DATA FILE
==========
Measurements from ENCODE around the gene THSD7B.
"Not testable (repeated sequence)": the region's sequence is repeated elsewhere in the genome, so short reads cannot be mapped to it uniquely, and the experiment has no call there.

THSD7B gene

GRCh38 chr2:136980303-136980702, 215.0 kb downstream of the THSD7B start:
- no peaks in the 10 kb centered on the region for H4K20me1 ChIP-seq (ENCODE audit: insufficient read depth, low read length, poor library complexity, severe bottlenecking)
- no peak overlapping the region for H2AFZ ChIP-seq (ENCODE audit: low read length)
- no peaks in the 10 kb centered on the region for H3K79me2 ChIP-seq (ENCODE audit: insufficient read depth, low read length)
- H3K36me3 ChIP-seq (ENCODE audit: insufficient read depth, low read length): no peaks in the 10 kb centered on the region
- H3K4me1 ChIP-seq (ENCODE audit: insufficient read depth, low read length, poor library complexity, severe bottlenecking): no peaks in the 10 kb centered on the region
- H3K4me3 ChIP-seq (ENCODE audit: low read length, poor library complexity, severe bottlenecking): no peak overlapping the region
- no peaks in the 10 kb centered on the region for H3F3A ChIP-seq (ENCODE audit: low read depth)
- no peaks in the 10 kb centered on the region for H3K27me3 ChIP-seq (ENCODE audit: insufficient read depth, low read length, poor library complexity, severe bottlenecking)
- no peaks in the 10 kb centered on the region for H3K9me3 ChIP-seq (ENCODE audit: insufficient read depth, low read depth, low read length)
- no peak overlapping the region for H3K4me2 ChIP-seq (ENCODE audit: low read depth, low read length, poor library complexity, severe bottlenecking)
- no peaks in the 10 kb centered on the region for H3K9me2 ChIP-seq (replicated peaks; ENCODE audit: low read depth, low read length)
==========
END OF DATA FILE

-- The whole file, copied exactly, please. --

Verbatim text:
Measurements from ENCODE around the gene THSD7B.
"Not testable (repeated sequence)": the region's sequence is repeated elsewhere in the genome, so short reads cannot be mapped to it uniquely, and the experiment has no call there.

THSD7B gene

GRCh38 chr2:136980303-136980702, 215.0 kb downstream of the THSD7B start:
- no peaks in the 10 kb centered on the region for H4K20me1 ChIP-seq (ENCODE audit: insufficient read depth, low read length, poor library complexity, severe bottlenecking)
- no peak overlapping the region for H2AFZ ChIP-seq (ENCODE audit: low read length)
- no peaks in the 10 kb centered on the region for H3K79me2 ChIP-seq (ENCODE audit: insufficient read depth, low read length)
- H3K36me3 ChIP-seq (ENCODE audit: insufficient read depth, low read length): no peaks in the 10 kb centered on the region
- H3K4me1 ChIP-seq (ENCODE audit: insufficient read depth, low read length, poor library complexity, severe bottlenecking): no peaks in the 10 kb centered on the region
- H3K4me3 ChIP-seq (ENCODE audit: low read length, poor library complexity, severe bottlenecking): no peak overlapping the region
- no peaks in the 10 kb centered on the region for H3F3A ChIP-seq (ENCODE audit: low read depth)
- no peaks in the 10 kb centered on the region for H3K27me3 ChIP-seq (ENCODE audit: insufficient read depth, low read length, poor library complexity, severe bottlenecking)
- no peaks in the 10 kb centered on the region for H3K9me3 ChIP-seq (ENCODE audit: insufficient read depth, low read depth, low read length)
- no peak overlapping the region for H3K4me2 ChIP-seq (ENCODE audit: low read depth, low read length, poor library complexity, severe bottlenecking)
- no peaks in the 10 kb centered on the region for H3K9me2 ChIP-seq (replicated peaks; ENCODE audit: low read depth, low read length)